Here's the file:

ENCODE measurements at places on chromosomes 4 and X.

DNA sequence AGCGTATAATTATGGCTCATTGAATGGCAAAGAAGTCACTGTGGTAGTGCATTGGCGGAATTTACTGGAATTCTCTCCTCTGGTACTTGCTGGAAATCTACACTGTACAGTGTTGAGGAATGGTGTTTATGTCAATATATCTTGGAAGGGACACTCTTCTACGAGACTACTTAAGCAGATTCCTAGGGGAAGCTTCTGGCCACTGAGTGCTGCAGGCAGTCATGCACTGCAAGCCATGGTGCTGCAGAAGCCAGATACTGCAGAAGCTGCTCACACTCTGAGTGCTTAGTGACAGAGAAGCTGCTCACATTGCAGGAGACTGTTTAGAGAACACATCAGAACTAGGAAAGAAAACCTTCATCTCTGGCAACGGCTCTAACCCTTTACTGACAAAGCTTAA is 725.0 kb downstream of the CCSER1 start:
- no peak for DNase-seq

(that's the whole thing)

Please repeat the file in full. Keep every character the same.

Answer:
ENCODE measurements at places on chromosomes 4 and X.

DNA sequence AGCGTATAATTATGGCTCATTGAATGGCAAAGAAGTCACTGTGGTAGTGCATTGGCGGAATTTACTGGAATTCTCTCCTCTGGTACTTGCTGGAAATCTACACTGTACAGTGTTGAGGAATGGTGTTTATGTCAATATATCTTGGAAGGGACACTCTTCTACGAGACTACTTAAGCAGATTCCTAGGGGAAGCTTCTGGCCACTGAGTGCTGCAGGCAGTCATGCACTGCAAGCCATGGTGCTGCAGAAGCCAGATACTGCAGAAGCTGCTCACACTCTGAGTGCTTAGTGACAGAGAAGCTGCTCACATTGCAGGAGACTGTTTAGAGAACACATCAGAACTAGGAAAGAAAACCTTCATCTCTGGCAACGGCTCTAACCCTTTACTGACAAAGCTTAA is 725.0 kb downstream of the CCSER1 start:
- no peak for DNase-seq